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Poor prospects seen inhibiting change

By Cong Mu (Global Times)

08:14, May 24, 2012

Chinese businessmen voiced their concerns about corporate growth prospects at a forum in Beijing yesterday, and said that the time is not ripe for industrial transition.

Enterprises should change their business models only when profit margins are healthy and the macroeconomic environment is conducive, but the current conditions do not support such a move, Cao Dewang, chairman of Fujian-based Fuyao Glass Industry Group, the world's second largest automotive glass supplier, told the forum on economic growth and entrepreneurship organized by US auditing firm Ernst & Young.

"Labor costs, land costs and financing costs have all had a negative impact. My company's labor costs this year have risen by 25 percent from last year," said Cao. "Fuyao Glass does not need a transition now."

The central government has called for an economic transition to upgrade the country's industrial value-chain and to rely more on domestic consumption for growth. But the current conditions are proving obstructive.

Because of shrinking demand in both overseas and domestic markets, the risk of deflation in the second half of the year in China has increased, financial news website reported yesterday, citing Chen Dongqi, vice president of the Academy of Macroeconomic Research under the National Development and Reform Commission.

Chen said that if the GDP growth rate in the second quarter of the year falls below 7.5 percent, then the government would significantly change its policy stance.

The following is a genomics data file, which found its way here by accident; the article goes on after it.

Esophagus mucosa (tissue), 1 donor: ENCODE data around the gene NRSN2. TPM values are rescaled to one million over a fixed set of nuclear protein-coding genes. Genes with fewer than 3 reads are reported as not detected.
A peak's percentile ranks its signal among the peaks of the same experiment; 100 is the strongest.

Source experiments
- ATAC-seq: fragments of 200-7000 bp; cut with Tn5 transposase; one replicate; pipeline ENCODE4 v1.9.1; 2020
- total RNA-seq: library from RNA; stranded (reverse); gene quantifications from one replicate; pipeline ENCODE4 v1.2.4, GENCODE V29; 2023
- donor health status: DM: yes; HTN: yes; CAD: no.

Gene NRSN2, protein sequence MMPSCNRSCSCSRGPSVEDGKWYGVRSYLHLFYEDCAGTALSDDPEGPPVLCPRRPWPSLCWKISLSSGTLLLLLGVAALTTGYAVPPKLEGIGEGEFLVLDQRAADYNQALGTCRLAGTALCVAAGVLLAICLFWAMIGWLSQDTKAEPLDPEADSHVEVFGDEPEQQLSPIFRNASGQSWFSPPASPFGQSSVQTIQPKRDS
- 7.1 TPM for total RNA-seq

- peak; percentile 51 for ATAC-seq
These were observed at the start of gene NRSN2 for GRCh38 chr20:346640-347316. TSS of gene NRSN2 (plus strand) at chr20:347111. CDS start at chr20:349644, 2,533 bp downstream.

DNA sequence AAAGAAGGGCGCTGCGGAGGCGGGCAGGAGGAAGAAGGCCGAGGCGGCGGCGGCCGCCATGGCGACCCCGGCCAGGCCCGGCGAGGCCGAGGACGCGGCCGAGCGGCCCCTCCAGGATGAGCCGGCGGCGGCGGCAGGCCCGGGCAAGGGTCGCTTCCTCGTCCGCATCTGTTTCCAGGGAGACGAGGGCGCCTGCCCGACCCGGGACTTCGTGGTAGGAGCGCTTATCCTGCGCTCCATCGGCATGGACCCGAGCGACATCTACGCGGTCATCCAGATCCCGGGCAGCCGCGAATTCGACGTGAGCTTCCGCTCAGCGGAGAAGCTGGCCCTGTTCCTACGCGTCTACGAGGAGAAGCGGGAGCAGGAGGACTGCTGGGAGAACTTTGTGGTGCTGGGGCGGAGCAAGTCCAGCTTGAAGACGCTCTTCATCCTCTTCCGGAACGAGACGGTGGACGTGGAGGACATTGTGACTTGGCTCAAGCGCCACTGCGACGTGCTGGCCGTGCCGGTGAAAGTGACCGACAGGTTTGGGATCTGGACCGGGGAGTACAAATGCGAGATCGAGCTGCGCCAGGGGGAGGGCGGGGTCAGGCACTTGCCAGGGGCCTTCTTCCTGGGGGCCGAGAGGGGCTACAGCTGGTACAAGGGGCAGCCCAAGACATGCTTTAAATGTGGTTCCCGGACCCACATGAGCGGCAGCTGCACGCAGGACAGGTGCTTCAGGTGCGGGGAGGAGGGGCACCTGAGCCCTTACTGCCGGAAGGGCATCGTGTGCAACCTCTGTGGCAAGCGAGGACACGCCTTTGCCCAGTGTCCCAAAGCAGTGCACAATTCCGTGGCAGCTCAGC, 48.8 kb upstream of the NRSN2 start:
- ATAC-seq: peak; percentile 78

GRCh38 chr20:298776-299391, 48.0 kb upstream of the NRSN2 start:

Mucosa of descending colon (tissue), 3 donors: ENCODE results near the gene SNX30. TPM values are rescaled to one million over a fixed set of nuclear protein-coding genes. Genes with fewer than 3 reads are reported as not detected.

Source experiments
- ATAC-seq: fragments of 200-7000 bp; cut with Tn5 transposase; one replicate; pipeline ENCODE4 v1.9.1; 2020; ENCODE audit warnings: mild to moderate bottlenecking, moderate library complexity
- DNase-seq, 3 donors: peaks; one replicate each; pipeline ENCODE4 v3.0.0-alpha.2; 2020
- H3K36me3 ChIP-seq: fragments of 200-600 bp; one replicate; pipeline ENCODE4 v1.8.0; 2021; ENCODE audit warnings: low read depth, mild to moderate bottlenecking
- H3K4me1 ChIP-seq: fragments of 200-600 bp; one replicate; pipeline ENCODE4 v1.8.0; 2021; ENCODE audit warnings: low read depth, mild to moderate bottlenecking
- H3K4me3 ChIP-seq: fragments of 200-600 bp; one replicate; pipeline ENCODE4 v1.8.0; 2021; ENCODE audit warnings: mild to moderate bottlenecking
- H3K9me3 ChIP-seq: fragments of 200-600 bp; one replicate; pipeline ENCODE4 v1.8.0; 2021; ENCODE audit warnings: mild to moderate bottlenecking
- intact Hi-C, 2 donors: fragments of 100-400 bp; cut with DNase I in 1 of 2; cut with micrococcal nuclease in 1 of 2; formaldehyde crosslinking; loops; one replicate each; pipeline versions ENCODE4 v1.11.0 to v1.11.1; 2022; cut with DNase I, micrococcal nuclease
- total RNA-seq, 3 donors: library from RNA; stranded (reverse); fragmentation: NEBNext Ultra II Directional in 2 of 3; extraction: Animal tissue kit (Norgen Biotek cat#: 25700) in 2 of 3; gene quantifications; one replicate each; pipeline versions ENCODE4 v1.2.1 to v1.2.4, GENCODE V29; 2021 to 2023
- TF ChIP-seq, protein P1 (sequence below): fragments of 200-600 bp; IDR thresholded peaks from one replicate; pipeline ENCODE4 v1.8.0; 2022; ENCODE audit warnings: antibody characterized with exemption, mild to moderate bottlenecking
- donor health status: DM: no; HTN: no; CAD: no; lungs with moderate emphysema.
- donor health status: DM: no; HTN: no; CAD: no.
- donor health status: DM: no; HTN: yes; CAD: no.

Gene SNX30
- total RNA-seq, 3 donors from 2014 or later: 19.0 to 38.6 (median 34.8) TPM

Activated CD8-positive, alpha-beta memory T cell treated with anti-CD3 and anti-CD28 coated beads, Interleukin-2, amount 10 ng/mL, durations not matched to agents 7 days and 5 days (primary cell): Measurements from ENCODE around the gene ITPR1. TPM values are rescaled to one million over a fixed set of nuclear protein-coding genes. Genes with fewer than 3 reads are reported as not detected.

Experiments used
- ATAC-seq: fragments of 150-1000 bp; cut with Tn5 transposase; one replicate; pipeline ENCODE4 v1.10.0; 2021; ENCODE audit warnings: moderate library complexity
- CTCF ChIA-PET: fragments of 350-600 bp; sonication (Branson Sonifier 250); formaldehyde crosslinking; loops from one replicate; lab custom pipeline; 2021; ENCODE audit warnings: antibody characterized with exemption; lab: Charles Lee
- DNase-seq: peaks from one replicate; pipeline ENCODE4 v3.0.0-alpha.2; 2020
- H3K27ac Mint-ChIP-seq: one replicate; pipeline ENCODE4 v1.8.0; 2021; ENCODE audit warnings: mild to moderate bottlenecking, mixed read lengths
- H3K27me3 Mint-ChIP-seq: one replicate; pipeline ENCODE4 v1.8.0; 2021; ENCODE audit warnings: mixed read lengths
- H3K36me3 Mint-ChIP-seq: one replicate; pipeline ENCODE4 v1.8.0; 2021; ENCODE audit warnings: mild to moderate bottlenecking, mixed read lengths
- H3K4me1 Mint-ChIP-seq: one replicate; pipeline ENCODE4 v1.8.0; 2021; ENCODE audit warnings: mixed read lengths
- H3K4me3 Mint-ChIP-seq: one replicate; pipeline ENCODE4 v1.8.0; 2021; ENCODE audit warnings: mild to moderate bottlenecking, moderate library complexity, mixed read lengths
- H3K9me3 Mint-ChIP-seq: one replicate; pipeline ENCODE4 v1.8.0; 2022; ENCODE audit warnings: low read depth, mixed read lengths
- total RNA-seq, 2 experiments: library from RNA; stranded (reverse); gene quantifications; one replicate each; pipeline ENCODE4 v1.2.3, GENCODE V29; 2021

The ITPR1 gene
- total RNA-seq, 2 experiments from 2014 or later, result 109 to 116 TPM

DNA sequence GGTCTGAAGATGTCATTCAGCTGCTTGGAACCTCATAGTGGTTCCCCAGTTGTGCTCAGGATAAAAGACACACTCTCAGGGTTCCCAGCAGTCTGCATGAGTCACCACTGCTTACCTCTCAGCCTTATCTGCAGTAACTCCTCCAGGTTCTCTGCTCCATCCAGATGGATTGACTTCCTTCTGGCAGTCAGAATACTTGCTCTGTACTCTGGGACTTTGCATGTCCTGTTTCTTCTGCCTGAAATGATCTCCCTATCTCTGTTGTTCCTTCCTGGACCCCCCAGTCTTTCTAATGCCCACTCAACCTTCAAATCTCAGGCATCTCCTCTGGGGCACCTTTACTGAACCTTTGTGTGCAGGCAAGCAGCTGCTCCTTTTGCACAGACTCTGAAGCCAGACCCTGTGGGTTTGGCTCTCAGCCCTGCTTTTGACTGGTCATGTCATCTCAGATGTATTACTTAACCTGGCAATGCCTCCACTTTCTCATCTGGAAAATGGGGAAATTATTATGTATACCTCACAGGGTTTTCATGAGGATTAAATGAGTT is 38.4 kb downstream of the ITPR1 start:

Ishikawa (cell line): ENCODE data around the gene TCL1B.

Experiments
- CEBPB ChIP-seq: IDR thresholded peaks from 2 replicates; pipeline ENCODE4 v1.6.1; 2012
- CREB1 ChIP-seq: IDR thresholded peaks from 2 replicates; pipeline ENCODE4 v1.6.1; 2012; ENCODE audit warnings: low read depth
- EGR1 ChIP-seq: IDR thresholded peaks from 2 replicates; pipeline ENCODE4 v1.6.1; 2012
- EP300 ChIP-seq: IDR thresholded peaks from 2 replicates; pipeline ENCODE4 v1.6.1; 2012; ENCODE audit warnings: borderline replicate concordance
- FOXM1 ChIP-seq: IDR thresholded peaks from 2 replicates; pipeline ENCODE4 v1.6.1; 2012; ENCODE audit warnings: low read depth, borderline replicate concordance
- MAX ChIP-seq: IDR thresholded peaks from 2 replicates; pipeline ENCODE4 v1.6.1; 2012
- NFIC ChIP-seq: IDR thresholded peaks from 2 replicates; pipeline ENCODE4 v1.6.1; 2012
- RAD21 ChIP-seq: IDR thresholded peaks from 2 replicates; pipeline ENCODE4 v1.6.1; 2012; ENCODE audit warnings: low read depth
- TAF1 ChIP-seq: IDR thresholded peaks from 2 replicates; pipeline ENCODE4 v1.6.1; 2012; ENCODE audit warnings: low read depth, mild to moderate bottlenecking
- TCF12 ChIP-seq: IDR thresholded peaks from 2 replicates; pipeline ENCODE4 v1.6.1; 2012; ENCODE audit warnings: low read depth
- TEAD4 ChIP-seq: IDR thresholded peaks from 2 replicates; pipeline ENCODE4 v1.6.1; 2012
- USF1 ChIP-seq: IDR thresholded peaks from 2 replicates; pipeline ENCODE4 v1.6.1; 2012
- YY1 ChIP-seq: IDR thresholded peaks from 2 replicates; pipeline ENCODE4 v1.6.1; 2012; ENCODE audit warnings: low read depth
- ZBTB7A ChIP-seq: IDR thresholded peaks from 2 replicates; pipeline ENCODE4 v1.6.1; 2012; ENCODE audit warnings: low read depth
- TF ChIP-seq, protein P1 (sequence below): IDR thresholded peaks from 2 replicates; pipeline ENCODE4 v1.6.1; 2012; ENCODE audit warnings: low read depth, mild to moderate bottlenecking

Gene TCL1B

"Monetary easing would not be enough - fiscal stimulus and infrastructure spending are necessary to achieve the 7.5 percent growth target for the year. Policymakers also need to order banks to lend more. Such measures need to be introduced by July to turn the economy around in time," Dariusz Kowalczyk, senior economist at Crédit Agricole CIB, said yesterday.

"If we do not see (these measures) by then, we will cut growth forecasts, and China would likely fail to achieve its targets," Kowalczyk noted.

Cao said that the worst is yet to come, and to overcome the current difficulties, he urged entrepreneurs to "tighten belts." Industrial restructuring is out of the question for now, and "the government should not intervene in corporate transitions," he said.

"Companies usually have long-term plans... and a transition can take 10 years to accomplish. What the government can do is to ensure a stable business environment," Luo Lin, chairman of Hong Kong-listed Anton Oilfield Services (Group), said at the forum.

Chinese companies are now fully integrated into the capital market, from which they have raised hundreds of billions of yuan.

"They are very big but not so strong yet, and a mistake (in transition) could hurt the economy," said Joe Tsang, a partner at Ernst & Young.


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